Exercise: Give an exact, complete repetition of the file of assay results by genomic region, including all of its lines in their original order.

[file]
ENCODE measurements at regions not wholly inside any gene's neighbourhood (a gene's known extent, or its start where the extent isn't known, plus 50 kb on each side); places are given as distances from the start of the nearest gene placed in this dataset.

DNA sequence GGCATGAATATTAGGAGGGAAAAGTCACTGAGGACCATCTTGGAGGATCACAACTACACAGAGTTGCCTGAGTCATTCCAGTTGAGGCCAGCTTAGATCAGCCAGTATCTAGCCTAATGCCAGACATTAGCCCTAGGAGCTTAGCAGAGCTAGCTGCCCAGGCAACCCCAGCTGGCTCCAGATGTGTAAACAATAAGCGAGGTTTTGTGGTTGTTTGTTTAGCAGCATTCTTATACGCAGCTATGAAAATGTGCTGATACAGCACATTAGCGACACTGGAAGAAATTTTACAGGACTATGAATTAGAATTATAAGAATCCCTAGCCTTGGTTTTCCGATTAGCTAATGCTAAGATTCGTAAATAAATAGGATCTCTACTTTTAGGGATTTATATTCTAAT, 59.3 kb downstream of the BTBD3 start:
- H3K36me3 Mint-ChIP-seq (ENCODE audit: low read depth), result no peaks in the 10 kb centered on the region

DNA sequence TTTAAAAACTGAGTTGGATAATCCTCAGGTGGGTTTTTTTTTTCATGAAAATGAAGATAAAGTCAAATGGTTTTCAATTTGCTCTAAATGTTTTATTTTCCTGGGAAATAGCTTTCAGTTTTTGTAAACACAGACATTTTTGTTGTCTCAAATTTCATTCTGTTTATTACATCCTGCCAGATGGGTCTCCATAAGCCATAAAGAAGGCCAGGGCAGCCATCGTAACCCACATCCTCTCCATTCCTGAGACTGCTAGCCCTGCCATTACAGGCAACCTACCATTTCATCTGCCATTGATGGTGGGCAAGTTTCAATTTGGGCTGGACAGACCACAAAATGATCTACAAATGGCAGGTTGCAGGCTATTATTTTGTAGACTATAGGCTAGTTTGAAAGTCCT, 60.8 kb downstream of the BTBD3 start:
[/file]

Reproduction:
ENCODE measurements at regions not wholly inside any gene's neighbourhood (a gene's known extent, or its start where the extent isn't known, plus 50 kb on each side); places are given as distances from the start of the nearest gene placed in this dataset.

DNA sequence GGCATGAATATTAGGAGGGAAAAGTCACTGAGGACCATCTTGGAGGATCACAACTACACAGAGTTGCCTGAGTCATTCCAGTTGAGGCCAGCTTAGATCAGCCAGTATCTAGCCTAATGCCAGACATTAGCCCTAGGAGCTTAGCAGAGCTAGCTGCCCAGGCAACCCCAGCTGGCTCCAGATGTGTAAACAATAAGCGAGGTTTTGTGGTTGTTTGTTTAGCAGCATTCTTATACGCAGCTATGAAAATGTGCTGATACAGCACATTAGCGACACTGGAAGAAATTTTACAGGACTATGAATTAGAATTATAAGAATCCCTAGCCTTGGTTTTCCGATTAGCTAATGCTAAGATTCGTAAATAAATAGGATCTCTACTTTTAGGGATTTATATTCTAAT, 59.3 kb downstream of the BTBD3 start:
- H3K36me3 Mint-ChIP-seq (ENCODE audit: low read depth), result no peaks in the 10 kb centered on the region

DNA sequence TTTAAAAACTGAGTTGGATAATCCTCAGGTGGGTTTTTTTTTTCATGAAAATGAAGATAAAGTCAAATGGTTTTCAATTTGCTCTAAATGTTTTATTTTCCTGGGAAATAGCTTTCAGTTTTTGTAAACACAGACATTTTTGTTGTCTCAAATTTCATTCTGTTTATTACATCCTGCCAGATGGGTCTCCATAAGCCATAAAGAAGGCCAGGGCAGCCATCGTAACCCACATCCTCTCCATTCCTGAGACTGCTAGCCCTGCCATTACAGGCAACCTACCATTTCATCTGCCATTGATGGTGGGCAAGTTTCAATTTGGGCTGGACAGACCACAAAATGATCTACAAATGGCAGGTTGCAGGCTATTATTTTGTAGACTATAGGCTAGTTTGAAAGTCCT, 60.8 kb downstream of the BTBD3 start: